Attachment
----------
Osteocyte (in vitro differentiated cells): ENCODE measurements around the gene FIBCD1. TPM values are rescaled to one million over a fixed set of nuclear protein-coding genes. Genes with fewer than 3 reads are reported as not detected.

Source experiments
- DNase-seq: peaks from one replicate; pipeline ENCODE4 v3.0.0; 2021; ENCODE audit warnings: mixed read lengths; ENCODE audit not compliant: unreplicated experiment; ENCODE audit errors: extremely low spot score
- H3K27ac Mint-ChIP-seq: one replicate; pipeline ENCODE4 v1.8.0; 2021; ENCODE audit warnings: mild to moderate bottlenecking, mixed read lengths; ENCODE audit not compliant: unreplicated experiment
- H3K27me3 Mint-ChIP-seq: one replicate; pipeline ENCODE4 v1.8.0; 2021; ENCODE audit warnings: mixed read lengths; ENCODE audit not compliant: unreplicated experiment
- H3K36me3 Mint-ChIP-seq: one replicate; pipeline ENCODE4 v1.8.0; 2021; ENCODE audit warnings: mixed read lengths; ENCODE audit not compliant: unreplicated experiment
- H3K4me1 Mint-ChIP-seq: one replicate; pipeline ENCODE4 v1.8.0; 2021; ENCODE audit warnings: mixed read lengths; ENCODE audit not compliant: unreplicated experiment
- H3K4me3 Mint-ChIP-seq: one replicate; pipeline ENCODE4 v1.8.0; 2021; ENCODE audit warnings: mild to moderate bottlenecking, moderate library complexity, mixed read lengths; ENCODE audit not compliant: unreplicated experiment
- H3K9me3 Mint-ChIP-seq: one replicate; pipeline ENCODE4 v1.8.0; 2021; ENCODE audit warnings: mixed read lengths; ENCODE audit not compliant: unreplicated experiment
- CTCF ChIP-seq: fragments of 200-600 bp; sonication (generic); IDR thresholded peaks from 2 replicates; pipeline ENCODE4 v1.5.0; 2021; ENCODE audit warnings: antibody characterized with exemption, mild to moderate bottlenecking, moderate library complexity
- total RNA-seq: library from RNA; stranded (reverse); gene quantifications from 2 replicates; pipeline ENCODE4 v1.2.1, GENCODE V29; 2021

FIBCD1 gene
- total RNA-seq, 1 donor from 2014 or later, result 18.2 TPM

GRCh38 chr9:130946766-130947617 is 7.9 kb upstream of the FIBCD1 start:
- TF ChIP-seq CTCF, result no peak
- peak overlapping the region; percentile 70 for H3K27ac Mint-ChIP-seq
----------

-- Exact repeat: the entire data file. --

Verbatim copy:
Osteocyte (in vitro differentiated cells): ENCODE measurements around the gene FIBCD1. TPM values are rescaled to one million over a fixed set of nuclear protein-coding genes. Genes with fewer than 3 reads are reported as not detected.

Source experiments
- DNase-seq: peaks from one replicate; pipeline ENCODE4 v3.0.0; 2021; ENCODE audit warnings: mixed read lengths; ENCODE audit not compliant: unreplicated experiment; ENCODE audit errors: extremely low spot score
- H3K27ac Mint-ChIP-seq: one replicate; pipeline ENCODE4 v1.8.0; 2021; ENCODE audit warnings: mild to moderate bottlenecking, mixed read lengths; ENCODE audit not compliant: unreplicated experiment
- H3K27me3 Mint-ChIP-seq: one replicate; pipeline ENCODE4 v1.8.0; 2021; ENCODE audit warnings: mixed read lengths; ENCODE audit not compliant: unreplicated experiment
- H3K36me3 Mint-ChIP-seq: one replicate; pipeline ENCODE4 v1.8.0; 2021; ENCODE audit warnings: mixed read lengths; ENCODE audit not compliant: unreplicated experiment
- H3K4me1 Mint-ChIP-seq: one replicate; pipeline ENCODE4 v1.8.0; 2021; ENCODE audit warnings: mixed read lengths; ENCODE audit not compliant: unreplicated experiment
- H3K4me3 Mint-ChIP-seq: one replicate; pipeline ENCODE4 v1.8.0; 2021; ENCODE audit warnings: mild to moderate bottlenecking, moderate library complexity, mixed read lengths; ENCODE audit not compliant: unreplicated experiment
- H3K9me3 Mint-ChIP-seq: one replicate; pipeline ENCODE4 v1.8.0; 2021; ENCODE audit warnings: mixed read lengths; ENCODE audit not compliant: unreplicated experiment
- CTCF ChIP-seq: fragments of 200-600 bp; sonication (generic); IDR thresholded peaks from 2 replicates; pipeline ENCODE4 v1.5.0; 2021; ENCODE audit warnings: antibody characterized with exemption, mild to moderate bottlenecking, moderate library complexity
- total RNA-seq: library from RNA; stranded (reverse); gene quantifications from 2 replicates; pipeline ENCODE4 v1.2.1, GENCODE V29; 2021

FIBCD1 gene
- total RNA-seq, 1 donor from 2014 or later, result 18.2 TPM

GRCh38 chr9:130946766-130947617 is 7.9 kb upstream of the FIBCD1 start:
- TF ChIP-seq CTCF, result no peak
- peak overlapping the region; percentile 70 for H3K27ac Mint-ChIP-seq